One key to understanding image file types and their best uses is knowing that there are two major families of image files, raster and vector. Raster files are bitmap images, made up of a series of pixels or individual blocks. Each pixel is coded to represent a certain color or shade. Raster images are not easily resized to be larger or to fit different dimensions, as pixels become stretched and distorted making an image blurry. When you save a raster image, make sure you save it in the file size it was intended for. If you make the image smaller, do not change the dimensions. Raster files are best used for photography and colorful images.


The resolution of a raster image is based on how many pixels are in the image, and how many pixels are in a square inch of the image. The more pixels, the sharper the image will be. You’ll frequently see designers say DPI or PPI, which stands for Dots Per Inch, or Pixels Per Inch. On the web, 72 PPI looks great, but in print, you need at least 300 PPI for a clear image. Make sure to take note of what PPI you are set at when working with a raster file.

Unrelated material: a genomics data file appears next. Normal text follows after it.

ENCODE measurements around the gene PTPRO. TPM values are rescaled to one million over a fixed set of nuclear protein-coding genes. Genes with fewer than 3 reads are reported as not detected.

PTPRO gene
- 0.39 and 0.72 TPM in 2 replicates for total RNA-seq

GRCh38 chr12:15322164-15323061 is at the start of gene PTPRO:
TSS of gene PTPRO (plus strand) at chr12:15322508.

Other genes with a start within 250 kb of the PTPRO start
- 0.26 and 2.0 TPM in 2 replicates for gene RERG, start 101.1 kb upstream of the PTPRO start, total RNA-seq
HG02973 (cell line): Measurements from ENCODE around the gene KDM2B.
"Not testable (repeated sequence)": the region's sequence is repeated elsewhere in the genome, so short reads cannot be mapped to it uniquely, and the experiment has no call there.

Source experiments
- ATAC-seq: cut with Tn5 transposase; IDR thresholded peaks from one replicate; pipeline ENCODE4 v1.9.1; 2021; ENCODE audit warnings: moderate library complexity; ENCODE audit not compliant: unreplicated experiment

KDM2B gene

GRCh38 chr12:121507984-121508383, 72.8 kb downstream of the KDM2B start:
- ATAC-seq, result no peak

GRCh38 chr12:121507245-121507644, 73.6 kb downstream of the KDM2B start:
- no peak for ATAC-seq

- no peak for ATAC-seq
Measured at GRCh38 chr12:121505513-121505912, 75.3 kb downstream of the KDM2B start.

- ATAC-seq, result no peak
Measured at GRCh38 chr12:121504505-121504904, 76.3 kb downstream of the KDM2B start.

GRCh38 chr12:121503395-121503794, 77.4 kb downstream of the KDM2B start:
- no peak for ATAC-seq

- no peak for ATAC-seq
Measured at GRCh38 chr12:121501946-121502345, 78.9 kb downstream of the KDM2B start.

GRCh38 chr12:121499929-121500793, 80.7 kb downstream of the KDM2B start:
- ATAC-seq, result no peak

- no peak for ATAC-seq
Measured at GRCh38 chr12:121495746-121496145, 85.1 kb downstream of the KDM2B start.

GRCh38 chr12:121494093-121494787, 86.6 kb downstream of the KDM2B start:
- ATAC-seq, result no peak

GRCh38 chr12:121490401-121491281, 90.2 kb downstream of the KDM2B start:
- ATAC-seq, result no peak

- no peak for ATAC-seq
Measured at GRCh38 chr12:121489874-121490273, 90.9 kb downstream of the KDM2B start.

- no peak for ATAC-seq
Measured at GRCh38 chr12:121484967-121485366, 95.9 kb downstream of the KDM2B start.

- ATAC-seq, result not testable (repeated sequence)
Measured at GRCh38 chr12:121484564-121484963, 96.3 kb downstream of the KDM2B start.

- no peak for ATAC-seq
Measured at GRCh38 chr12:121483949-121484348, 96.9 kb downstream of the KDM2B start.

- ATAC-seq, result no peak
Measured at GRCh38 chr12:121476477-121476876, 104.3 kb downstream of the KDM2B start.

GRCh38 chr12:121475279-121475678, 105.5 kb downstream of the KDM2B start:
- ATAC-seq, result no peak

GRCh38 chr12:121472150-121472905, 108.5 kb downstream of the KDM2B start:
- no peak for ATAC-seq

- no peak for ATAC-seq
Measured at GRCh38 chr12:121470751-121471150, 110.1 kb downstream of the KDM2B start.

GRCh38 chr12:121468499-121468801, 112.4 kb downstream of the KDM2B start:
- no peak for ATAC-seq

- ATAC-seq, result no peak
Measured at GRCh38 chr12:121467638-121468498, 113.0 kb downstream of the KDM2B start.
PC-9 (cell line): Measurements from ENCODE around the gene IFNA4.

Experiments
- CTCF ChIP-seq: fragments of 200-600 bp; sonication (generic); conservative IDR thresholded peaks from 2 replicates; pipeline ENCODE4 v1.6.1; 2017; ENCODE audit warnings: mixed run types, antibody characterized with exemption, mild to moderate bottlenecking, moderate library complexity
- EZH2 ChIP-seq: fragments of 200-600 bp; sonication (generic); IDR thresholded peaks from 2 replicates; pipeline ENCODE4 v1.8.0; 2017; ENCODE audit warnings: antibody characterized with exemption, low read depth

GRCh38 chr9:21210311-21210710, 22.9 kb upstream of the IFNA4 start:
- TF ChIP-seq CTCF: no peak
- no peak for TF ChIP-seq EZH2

Vector files work on algorithms instead of pixels. They keep track of points and the equations for the lines that connect them, and because of this, can be resized to any scale and maintain clarity. You can resize vector images to any size, infinitely large or small, and the file will look the same.